It was the most spectacular Ukrainian drone attack of the war - so far.
At a pair of air bases deep inside Russia, on Dec. 5, ground crews were loading cruise missiles and fueling T-160 Blackfire strategic bombers, Tu-95 Bear long-range reconnaissance turboprops, and Tu-22 Backfire swing-wing strike aircraft for renewed air attacks against Ukraine’s power grid.
The day-to-day mission for the 20 to 24 nuclear-capable bombers squatting on the airfields’ tarmacs was deterrence and maritime force projection. But starting in October the Kremlin came up with a new mission for Russian strategic bombers: Firing ground-skimming missiles from the safety of Russian air space at Ukrainian power stations, electricity substations and hydroelectric plants.
In the previous round of Russian attacks, on Nov. 23, a strike package of Bears and Backfires unleashed more than 90 cruise missiles at Ukraine’s power grid, blasting substations and generation facilities, and plunging tens of millions of Ukrainian homes and businesses into blackout for two to four days.
The Dec. 5 follow-up strike was to have been even more devastating – but before that could happen, Ukrainian kamikaze drones flew hundreds of kilometers past some of the Kremlin’s most dense air defenses to blast the airfields literally as Russian bombers were being loaded up with missiles.
In the early hours of the morning, according to multiple reports, at least two Ukrainian drones slammed into Dyagilevo military air base, more than 500 kilometers (311 miles) from the nearest Ukrainian combat units, deep inside Russia’s Ryazan Oblast. Explosions shredded at least one Tu-22M3 bomber, torched a fuel truck, and, according to official Russian government statements, killed three service personnel and injured five. Among the dead was Tu-22 bomber pilot Major Aleksandr Shnotin. Subsequent satellite images of the airfield showed evidence that as many as five aircraft were damaged and unflyable.
This is a satellite image of Russia’s Engels Air Force base following Ukraine’s Dec. 5 long-range drone strike. The military blogger @MT_Anderson has circled locations where a total of more than 20 Russian strategic bombers were present prior to the strike, and which subsequently left. The green circle identifies a message in 20-meter letters apparently created by Russian ground personnel for satellite overflight viewers. The message (in Russian) reads: “Death to Fascists”.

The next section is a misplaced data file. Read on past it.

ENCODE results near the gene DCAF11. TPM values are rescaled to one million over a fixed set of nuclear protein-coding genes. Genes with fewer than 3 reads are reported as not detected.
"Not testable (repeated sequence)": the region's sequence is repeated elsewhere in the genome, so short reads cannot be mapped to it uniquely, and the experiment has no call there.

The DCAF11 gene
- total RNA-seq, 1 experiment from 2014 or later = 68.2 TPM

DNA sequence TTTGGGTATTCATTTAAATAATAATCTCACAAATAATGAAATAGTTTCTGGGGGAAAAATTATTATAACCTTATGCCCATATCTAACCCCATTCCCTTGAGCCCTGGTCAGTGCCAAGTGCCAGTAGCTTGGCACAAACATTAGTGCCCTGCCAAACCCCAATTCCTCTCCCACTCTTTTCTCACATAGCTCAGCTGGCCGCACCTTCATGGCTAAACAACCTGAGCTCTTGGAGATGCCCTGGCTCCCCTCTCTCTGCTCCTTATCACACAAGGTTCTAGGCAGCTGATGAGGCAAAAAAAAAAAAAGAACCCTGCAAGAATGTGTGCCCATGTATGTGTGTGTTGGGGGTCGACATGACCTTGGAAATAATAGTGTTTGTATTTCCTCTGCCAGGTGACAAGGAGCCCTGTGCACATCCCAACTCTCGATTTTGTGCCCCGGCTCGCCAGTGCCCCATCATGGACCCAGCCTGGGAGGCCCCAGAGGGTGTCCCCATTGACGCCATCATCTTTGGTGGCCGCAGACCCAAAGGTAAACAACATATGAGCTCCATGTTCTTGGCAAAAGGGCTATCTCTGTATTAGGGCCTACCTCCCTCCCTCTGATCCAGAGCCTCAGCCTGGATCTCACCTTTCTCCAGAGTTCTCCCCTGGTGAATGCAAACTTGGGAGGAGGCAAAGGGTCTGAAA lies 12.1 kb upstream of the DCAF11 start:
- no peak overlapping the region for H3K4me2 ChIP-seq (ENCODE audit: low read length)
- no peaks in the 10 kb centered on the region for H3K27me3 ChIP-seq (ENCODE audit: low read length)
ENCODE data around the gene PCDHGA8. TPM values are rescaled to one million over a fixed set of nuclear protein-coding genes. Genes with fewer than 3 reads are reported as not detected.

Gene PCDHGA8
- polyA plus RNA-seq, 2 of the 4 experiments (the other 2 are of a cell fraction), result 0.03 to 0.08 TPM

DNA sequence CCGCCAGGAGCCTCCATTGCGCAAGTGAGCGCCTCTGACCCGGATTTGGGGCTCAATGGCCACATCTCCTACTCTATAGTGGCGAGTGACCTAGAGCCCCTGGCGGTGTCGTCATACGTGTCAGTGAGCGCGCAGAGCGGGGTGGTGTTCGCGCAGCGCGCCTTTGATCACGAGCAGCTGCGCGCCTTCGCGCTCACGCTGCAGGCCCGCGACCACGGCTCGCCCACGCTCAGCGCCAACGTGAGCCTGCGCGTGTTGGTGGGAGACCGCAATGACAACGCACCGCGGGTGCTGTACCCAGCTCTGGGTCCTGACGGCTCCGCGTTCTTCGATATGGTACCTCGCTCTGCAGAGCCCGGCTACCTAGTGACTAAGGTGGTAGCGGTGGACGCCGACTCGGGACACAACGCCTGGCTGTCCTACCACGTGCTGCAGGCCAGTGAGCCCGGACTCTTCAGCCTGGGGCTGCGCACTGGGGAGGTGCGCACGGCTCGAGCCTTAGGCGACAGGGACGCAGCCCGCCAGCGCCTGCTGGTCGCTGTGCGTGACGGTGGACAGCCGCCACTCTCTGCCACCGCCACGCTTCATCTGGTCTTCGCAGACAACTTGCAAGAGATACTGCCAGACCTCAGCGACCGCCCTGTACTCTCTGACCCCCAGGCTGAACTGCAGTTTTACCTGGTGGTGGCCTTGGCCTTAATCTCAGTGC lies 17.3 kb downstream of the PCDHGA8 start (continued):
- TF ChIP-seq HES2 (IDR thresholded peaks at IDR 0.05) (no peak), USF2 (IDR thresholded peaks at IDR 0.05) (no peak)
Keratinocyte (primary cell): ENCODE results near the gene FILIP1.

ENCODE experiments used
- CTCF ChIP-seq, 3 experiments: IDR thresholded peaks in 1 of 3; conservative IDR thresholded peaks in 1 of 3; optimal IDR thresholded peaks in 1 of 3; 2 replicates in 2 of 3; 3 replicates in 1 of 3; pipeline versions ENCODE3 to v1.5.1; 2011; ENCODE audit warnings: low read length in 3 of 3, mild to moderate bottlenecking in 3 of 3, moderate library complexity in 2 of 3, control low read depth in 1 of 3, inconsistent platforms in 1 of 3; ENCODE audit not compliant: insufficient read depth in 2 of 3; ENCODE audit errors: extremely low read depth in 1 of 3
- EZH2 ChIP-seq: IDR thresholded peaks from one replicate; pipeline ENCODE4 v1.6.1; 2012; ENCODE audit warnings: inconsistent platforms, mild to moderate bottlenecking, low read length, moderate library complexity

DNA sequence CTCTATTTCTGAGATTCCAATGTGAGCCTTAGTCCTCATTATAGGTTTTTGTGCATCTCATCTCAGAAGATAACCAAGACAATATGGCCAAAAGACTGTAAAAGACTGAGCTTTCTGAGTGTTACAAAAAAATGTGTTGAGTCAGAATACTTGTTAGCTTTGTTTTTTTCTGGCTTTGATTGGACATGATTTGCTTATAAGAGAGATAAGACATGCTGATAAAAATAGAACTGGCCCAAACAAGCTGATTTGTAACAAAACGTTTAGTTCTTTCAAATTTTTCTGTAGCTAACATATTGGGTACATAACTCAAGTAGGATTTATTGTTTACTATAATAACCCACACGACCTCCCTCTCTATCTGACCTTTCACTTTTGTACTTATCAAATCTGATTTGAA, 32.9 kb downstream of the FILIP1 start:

At Engels Air Force Base, a good 650 kilometers (404 miles) away from the closest armed Ukrainians and not far from the central Russian city of Saratov, a single explosion damaged at least one, and possibly more, Tu-95MS bombers, all probably belonging to the 184th Heavy Bomber Aviation Regiment.
Kremlin spokesman Dmitriy Peskov said Ukrainian drones with a new, long-range capacity had carried out the attacks and vowed Russia would retaliate. Britain’s defense ministry called the strikes destroying or damaging as many as eight of Moscow’s most capable and expensive bombers “some of the most strategically significant failures of force protection since its (Russia’s) invasion of Ukraine.” A Dec. 10 analysis by the Global Defense Corp. think tank noted “(Ukrainian drone) strikes on such crucial military installations (destroying Russian strategic bombers) will raise questions.”
According to Ukrainian news agencies, Ukrainian government engineers probably repurposed two to four Cold-War-era Tu-141 reconnaissance drones originally manufactured in Kharkiv to hit the two airfields. Developed in the 1960s for the Red Army and taken out of service in 1989, Ukrainian engineers upgraded the aircraft with modern guidance systems and warheads, a UNIAN news agency report said.
On the front lines, Ukrainian soldiers started flying drones self-financed or purchased by donations in the early days of Russia’s initial invasion of Ukraine back in 2014. At the time it was either figure out a way to deploy cheap, off-the-shelf drones or fight blind.